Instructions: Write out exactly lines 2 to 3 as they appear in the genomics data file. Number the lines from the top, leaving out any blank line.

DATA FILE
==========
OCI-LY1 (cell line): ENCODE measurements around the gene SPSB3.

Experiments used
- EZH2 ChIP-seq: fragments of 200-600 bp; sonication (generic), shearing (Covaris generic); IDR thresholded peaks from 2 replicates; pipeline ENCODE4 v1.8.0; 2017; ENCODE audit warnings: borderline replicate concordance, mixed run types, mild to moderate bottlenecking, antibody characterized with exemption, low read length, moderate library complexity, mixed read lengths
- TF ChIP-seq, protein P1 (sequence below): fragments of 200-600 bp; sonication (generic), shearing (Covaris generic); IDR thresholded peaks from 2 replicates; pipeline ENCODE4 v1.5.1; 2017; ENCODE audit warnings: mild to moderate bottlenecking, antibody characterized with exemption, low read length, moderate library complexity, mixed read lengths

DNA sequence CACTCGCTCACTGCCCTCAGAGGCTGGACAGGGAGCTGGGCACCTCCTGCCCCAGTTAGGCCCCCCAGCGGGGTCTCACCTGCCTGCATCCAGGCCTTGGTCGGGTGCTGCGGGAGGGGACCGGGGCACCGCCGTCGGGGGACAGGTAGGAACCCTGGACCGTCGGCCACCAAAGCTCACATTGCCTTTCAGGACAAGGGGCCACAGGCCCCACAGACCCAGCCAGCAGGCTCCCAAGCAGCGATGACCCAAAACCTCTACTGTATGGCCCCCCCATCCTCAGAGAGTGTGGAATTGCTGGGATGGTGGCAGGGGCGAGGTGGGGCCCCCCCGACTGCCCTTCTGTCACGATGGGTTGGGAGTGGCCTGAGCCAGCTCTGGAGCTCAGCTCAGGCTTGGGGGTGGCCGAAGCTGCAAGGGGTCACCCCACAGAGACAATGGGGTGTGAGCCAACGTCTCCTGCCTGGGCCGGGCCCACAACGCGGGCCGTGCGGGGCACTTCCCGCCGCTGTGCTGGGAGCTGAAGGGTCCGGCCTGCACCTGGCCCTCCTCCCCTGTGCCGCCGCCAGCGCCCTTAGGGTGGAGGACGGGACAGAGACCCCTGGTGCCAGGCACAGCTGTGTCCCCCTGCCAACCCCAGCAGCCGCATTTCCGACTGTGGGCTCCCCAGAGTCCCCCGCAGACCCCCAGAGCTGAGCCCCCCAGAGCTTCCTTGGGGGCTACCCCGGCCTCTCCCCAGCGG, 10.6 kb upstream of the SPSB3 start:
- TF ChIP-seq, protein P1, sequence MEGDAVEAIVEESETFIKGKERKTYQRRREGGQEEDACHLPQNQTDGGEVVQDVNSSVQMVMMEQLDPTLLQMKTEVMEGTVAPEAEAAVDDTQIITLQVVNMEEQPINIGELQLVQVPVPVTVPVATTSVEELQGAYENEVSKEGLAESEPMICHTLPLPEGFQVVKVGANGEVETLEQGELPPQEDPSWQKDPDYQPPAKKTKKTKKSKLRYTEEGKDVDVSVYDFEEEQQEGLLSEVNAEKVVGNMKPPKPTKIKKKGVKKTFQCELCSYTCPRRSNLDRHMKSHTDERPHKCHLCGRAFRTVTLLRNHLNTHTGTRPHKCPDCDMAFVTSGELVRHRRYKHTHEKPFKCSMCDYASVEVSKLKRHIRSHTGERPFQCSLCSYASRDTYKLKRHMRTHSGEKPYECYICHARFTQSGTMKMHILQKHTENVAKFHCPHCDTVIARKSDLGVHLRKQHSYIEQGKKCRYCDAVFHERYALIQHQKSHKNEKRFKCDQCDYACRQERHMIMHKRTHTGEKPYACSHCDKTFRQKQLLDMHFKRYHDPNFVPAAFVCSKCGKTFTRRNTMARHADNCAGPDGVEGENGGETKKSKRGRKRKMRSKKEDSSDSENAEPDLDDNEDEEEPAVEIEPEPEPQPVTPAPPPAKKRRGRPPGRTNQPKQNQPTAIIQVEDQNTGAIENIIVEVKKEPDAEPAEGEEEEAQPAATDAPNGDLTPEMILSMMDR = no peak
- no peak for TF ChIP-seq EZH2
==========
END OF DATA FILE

Experiments used
- EZH2 ChIP-seq: fragments of 200-600 bp; sonication (generic), shearing (Covaris generic); IDR thresholded peaks from 2 replicates; pipeline ENCODE4 v1.8.0; 2017; ENCODE audit warnings: borderline replicate concordance, mixed run types, mild to moderate bottlenecking, antibody characterized with exemption, low read length, moderate library complexity, mixed read lengths